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“I knew people on the outside wanted back in. I understood their frustration.” As both the Mayor of Malibu and an LA County Fire Captain when Woolsey broke out, Rick Mullen worked throughout the fire both on the front-lines and with city hall.


uring the Woolsey Fire and in the weeks after, I was dual-hatted as the Mayor of Malibu and as an LA County Fire Captain. On the morning of the fire I was responsible for directing the helicopter to rescue the three people and two dogs atop Castro Peak. I knew the people who lived at the top and communicated with them by phone to stay put and await the helicopter. The fact that we knew each other and had each other’s phone numbers saved their lives. I also directed some 34 individuals about to leave the Campus Kilpatrick Juvenile detention facility on Encinal to shelter in place, which I did with them, instead of convoying out at the wrong time, which they were about to do when I arrived. The facility was the safest place in my Fire Station’s district as the giant fire swept past us on both sides. That giant smoke cloud that everyone saw from Zuma Beach was my 20-square mile heavy brush district being vaporized by the incinerating fire that did kill two individuals caught out in the open in their car. Later in the day I was in Malibu West and did structure protection work that stopped burning houses from catching more houses on fire. The entire length of Trancas road, which is on an incline, was at risk. At one point Scott Hubbel, a


local resident, came and alerted me to a bad situation which we were able, with a lot of effort, to keep relatively small, and prevent the entire row of houses going up. These were the kinds of efforts going on all over Malibu and the Santa Monica Mountains by individuals and first responders working to minimize the damage to this fast-moving monstrous fire which dwarfed the previous Malibu-only fires in scale. It was gargantuan in scale compared to the ’93 or the ’07 fires. At the end of that day, we had saved 35 lives and many in Malibu West. But it did not seem like we had done enough. Although I was at work in the Fire Department for most of the next month, I worked closely with the City Manager Reva Feldman by phone. We were trying to get residents who had evacuated back in to their neighborhoods as early as the day after the fire. I knew that people on the outside wanted back in and would get angrier as time went on. I understood their frustration. Those who decided to stay and defend their homes were very successful for the most part. Even in the dangerous areas of the Santa Monica Mountains, those with a plan, resources and an understanding of the dangers did well. My son saved our home with two of his friends by using a plan we had developed over many years. As public safety professionals and City leaders we will always recommend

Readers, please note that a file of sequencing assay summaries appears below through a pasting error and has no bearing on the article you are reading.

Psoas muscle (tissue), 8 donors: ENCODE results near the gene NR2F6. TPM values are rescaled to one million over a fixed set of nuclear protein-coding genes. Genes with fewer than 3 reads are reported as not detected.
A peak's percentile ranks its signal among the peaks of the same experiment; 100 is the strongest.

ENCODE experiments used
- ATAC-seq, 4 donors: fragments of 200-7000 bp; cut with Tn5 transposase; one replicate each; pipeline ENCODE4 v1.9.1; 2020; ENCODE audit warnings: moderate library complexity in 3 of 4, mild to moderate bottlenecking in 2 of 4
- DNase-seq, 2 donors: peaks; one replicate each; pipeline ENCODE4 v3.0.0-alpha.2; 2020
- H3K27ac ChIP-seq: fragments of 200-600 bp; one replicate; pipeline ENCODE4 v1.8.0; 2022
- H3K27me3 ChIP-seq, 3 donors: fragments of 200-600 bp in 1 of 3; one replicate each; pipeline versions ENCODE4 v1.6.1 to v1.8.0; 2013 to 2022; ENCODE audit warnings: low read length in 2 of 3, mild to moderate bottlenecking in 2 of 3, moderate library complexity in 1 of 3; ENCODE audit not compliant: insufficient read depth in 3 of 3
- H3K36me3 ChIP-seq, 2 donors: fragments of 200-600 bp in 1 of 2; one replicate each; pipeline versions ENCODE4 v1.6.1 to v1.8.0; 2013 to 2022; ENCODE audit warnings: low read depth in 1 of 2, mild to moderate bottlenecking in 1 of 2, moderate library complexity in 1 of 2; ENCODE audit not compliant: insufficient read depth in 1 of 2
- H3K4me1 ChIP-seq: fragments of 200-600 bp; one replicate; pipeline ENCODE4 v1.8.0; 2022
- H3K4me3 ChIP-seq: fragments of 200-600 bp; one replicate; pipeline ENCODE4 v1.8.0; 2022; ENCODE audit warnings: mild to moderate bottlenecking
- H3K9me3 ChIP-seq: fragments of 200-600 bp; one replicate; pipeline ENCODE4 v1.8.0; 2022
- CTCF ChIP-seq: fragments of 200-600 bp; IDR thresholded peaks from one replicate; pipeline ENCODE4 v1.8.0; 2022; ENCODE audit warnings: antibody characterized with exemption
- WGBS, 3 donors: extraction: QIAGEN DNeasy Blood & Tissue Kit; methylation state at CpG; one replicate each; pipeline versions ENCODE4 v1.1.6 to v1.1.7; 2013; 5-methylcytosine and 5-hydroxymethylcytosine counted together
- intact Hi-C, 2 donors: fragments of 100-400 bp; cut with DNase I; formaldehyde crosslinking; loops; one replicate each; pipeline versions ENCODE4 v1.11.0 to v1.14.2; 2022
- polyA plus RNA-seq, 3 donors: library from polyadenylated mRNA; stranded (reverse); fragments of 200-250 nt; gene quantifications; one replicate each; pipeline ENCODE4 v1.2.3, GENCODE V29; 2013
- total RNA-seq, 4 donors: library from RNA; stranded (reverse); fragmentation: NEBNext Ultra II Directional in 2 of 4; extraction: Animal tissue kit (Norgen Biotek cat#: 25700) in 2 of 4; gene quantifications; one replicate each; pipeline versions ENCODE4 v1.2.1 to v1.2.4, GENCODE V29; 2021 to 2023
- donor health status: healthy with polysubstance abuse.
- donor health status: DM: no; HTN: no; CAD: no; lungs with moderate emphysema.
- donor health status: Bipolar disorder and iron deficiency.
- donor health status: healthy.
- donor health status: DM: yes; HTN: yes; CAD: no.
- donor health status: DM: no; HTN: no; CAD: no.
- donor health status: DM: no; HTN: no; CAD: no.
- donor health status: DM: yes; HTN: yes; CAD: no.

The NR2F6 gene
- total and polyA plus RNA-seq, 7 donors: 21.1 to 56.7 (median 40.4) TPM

that people err on the side of caution and evacuate. The priorities are life, property and environment in that order, with life being way out in front of the other two. When you evacuate, you save your life and may put your house at risk. When you stay, you put your life at risk to increase the chances your house will survive. This is a serious risk management decision and should only be done by the well-informed and well-prepared. A disaster is something that can severely test the limits of the capabilities of the Public Safety agencies. The City’s evacuation notification system was something that we had worked on to get people to sign up for and it was evaluated through drills where notices went out and were acknowledged. The traffic jam on PCH was the result of all the evacuees heeding the order from the City and Public Safety agencies. The flow of traffic could have been a lot better and CHP and the County Sheriff’s Department have acknowledged that improvements can be made. It wasn’t pretty, but it was ultimately effective in achieving our number one priority: saving lives. That is true of many things during the fire and the weeks after – some things went well, somethings can be improved upon. As a City, we are dedicated to improving and learning from all aspects of this disaster which was the largest fire in Los Angeles County history. MM


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Profile for Malibu Magazine

January/February 2019  

January/February 2019